Michael Bosworth is arguably one of the most famous sales authors of all time. With such successes as CustomerCentric Selling & Solution Selling behind him, he recently wrote a book that flies in the face of traditional sales conventions (even his own). In a nutshell, it’s about telling stories. So without further ado, our 34 favorite takeaways from the book, What Great Sales People Do.

  1. People who tell the stories rule the world [Tweet This]
  2. Selling is influencing change – influencing people to change [Tweet This]
  3. We are all imperfect & we trust people more when they’re willing to be imperfect [Tweet This]
  4. Allowing ourselves to be seen as vulnerable fosters an environment of openness and leads to trust [Tweet This]
  5. We don’t lose power by showing our vulnerability; we gain it [Tweet This]
  6. We make decisions based on feelings, & then we use logic after the fact to justify our decisions [Tweet This]
  7. If you don’t have a point, you don’t have a story [Tweet This]
  8. Complications are what make our stories interesting. They create tension & suspense through conflict [Tweet This]
  9. No one connects w/ perfection [Tweet This]
  10. The 1st question buyers ask themselves is “Do I trust this person or is she like every other salesperson?” [Tweet This]
  11. If buyers don’t trust you, they aren’t going to be curious about what you’re selling [Tweet This]
  12. Sellers should have 3 stories in their repertoires, Who I Am, Who I Represent & Who I’ve Helped [Tweet This]
  13. We have 10-20 seconds before a prospect says “tell me more” or “not interested” [Tweet This]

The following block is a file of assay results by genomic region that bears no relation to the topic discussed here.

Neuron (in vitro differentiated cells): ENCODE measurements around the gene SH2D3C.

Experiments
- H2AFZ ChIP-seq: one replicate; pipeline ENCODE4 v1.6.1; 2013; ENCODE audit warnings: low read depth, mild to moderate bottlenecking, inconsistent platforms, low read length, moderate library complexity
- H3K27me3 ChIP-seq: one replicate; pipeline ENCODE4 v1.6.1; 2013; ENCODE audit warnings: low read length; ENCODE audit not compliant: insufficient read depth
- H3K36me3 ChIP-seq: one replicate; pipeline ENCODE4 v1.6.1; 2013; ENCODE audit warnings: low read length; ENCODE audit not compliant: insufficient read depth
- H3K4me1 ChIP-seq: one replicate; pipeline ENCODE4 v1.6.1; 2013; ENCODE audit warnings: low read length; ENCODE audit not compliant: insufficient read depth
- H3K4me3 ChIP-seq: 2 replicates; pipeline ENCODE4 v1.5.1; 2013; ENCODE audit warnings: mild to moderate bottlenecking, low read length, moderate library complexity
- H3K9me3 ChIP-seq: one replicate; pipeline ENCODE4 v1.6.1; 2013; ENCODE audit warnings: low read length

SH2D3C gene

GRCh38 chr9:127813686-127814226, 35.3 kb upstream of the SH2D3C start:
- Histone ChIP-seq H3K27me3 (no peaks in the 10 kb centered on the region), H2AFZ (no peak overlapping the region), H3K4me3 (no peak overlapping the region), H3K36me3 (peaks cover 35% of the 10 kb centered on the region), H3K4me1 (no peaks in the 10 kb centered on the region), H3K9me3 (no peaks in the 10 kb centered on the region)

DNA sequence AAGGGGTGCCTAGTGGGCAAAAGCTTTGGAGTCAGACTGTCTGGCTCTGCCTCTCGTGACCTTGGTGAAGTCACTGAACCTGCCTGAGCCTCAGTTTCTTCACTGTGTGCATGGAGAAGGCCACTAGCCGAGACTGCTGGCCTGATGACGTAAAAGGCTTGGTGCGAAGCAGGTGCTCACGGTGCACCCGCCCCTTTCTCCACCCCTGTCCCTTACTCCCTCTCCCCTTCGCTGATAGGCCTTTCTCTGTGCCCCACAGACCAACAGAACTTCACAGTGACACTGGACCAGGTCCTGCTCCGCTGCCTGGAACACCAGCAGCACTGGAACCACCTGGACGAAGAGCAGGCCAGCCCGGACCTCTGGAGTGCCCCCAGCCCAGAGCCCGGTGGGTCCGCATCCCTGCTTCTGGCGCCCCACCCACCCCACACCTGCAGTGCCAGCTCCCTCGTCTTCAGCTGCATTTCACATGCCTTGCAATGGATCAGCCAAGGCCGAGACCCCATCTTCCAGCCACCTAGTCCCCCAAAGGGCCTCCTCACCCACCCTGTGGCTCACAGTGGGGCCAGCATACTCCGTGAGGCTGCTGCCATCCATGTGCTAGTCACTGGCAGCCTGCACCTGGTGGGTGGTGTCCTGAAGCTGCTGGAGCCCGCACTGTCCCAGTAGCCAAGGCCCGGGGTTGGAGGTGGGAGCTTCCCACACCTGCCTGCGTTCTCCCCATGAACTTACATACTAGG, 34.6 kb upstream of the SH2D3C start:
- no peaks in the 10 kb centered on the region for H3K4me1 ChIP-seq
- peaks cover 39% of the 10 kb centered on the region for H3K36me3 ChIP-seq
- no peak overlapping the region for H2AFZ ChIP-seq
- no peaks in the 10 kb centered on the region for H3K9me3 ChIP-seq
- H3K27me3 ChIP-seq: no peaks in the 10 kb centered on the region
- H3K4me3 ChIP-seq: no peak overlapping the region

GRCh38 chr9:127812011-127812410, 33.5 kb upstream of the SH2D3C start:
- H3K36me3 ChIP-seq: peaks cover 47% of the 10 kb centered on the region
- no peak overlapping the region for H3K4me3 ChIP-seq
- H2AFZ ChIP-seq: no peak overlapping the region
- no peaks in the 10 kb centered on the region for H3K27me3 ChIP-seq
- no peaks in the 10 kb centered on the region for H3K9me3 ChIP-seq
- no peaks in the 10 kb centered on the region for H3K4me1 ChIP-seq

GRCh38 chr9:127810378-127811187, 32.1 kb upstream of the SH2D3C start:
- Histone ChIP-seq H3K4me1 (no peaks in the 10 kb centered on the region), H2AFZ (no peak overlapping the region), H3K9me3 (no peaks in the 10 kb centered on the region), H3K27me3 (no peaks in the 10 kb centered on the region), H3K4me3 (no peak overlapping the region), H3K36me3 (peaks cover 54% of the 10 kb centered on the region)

14. If you have only a few seconds to make a buyer curious, start with the why of your story [Tweet This]
  15. Lead w/ belief & emotion & save the facts for later [Tweet This]
  16. Words alone make up only 7% of human communication [Tweet This]
  17. People simply don’t say no to the offer of a story [Tweet This]
  18. People want to tell their stories-they want to be heard, connect, & be understood. It’s human nature [Tweet This]
  19. No one ever listened themselves out of a sale [Tweet This]
  20. Even if you think you’re a terrible storyteller, you’ll still be better than 95% of salespeople if you teach yourself to become a good listener [Tweet This]
  21. The better listeners we become, the better storytellers we become [Tweet This]
  22. The excitement of a perfect match can cause sellers to “prematurely elaborate.” They stop listening & go to their solutions too early [Tweet This]
  23. If you use a script, you’ll already be thinking about the next question while the buyer is still answering the last 1 [Tweet This]
  24. We never listen when we are eager to speak [Tweet This]
  25. As sellers, we must rein in our Type A tendencies and try to be patient, relaxed, easygoing, & nurturing [Tweet This]
  26. When you listen for the pain, hurt, & fear in people, it is always there [Tweet This]
  27. When a buyer hears his story played back to him, it can have a profound impact [Tweet This]
  28. Let’s face it. Buyers don’t view salespeople as doctors. You have to connect to understand the pain [Tweet This]
  29. Stories are the most effective means by which we communicate our values & beliefs & influence others [Tweet This]
  30. Think of yourself as a “story leader” who focuses on starting a grassroots internal movement [Tweet This]
  31. C-level execs are more likely to move once the organization has already sensed the need to change [Tweet This]
  32. Drop the Superman act [Tweet This]
  33. Be open about your dumbass selling moments [Tweet This]
  34. If you focus on helping your people become better at what they do, everything else will fall into place [Tweet This]